5. Chyou JY, Tay WT, Anand IS, Teng TK, Yap JJL, MacDonald MR, et al.
    J Am Heart Assoc, 2021 03 16;10(6):e017932.
    PMID: 33719492 DOI: 10.1161/JAHA.120.017932
    Background QRS duration (QRSd) is a marker of electrical remodeling in heart failure. Anthropometrics and left ventricular size may influence QRSd and, in turn, may influence the association between QRSd and heart failure outcomes. Methods and Results Using the prospective, multicenter, multinational ASIAN-HF (Asian Sudden Cardiac Death in Heart Failure) registry, this study evaluated whether electroanatomic ratios (QRSd indexed for height or left ventricular end-diastole volume) are associated with 1-year mortality in individuals with heart failure with reduced ejection fraction. The study included 4899 individuals (aged 60±19 years, 78% male, mean left ventricular ejection fraction: 27.3±7.1%). In the overall cohort, QRSd was not associated with all-cause mortality (hazard ratio [HR], 1.003; 95% CI, 0.999-1.006, P=0.142) or sudden cardiac death (HR, 1.006; 95% CI, 1.000-1.013, P=0.059). QRS/height was associated with all-cause mortality (HR, 1.165; 95% CI, 1.046-1.296, P=0.005 with interaction by sex pinteraction=0.020) and sudden cardiac death (HR, 1.270; 95% CI, 1.021-1.580, P=0.032). QRS/left ventricular end-diastole volume was associated with all-cause mortality (HR, 1.22; 95% CI, 1.05-1.43, P=0.011) and sudden cardiac death (HR, 1.461; 95% CI, 1.090-1.957, P=0.011) in patients with nonischemic cardiomyopathy but not in patients with ischemic cardiomyopathy (all-cause mortality: HR, 0.94; 95% CI, 0.79-1.11, P=0.467; sudden cardiac death: HR, 0.734; 95% CI, 0.477-1.132, P=0.162). Conclusions Electroanatomic ratios of QRSd indexed for body size or left ventricular size are associated with mortality in individuals with heart failure with reduced ejection fraction. In particular, increased QRS/height may be a marker of high risk in individuals with heart failure with reduced ejection fraction, and QRS/left ventricular end-diastole volume may further risk stratify individuals with nonischemic heart failure with reduced ejection fraction. Registration URL: https://Clinicaltrials.gov. Unique identifier: NCT01633398.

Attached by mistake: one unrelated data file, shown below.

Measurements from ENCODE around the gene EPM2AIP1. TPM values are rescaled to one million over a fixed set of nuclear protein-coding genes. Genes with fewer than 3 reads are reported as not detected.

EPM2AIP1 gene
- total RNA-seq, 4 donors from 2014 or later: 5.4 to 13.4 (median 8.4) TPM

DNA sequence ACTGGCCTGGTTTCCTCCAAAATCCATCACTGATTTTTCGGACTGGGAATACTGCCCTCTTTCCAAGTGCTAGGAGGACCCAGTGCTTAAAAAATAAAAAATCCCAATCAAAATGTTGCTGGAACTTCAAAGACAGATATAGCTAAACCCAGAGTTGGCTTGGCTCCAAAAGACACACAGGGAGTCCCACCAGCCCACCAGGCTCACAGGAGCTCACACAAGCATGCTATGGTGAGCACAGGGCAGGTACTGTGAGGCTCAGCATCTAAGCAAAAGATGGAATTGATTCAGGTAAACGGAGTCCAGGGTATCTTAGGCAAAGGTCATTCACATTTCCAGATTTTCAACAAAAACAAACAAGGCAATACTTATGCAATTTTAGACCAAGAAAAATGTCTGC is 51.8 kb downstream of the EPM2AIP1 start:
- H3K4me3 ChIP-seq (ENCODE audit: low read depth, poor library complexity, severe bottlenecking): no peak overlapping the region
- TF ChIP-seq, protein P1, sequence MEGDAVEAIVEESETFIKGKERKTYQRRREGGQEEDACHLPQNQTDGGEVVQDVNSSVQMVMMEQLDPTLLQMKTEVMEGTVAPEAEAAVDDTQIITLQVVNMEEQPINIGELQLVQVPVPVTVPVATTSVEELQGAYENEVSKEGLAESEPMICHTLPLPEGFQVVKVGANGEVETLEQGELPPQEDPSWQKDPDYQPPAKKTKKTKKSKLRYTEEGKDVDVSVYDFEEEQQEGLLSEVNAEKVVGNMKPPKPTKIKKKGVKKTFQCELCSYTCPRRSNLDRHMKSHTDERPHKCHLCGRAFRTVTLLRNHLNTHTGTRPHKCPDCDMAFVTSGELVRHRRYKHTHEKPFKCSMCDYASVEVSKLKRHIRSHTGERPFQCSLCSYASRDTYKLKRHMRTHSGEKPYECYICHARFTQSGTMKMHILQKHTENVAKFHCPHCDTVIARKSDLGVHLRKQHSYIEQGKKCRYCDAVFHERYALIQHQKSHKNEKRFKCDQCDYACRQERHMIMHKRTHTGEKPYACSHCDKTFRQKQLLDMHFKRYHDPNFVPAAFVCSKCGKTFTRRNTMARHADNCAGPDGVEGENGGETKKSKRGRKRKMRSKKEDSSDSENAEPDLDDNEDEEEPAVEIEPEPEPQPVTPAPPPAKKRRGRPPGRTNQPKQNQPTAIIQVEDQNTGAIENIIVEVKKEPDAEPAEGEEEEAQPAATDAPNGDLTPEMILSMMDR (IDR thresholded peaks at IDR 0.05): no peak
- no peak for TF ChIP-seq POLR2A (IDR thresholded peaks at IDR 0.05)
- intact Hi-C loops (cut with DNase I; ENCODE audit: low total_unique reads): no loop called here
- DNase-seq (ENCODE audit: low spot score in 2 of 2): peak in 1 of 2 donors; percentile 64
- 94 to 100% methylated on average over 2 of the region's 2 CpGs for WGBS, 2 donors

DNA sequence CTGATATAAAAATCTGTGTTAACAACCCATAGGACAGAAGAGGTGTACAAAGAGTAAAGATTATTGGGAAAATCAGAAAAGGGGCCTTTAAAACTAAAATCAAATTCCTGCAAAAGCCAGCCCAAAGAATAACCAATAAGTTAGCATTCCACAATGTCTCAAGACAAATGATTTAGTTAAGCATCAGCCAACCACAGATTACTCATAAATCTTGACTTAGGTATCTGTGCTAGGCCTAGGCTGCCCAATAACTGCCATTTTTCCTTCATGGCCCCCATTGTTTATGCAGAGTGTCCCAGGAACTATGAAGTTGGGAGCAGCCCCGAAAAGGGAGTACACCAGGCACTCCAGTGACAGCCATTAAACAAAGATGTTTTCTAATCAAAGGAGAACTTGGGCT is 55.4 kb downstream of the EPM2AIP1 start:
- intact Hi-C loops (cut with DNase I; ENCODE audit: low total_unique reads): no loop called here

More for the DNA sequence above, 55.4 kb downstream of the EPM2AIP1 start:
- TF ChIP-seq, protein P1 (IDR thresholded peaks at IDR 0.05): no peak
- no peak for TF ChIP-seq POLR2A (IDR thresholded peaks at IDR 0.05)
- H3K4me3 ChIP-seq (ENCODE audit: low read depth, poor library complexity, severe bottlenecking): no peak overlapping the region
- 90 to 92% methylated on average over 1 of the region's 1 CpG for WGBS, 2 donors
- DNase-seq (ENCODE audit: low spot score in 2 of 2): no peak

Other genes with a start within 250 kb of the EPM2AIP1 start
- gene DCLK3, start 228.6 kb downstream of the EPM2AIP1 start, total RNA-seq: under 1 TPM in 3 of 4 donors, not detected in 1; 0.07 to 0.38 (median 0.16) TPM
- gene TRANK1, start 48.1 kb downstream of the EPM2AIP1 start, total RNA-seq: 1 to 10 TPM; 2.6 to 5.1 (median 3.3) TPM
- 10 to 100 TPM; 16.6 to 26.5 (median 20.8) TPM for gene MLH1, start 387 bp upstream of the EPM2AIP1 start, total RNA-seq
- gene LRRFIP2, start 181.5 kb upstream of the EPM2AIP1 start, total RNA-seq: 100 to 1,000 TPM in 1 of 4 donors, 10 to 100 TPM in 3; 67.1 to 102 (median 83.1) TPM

6. Lam CS, Teng TK, Tay WT, Anand I, Zhang S, Shimizu W, et al.
    Eur Heart J, 2016 11 01;37(41):3141-3153.
    PMID: 27502121 DOI: 10.1093/eurheartj/ehw331
    AIMS: To characterize regional and ethnic differences in heart failure (HF) across Asia.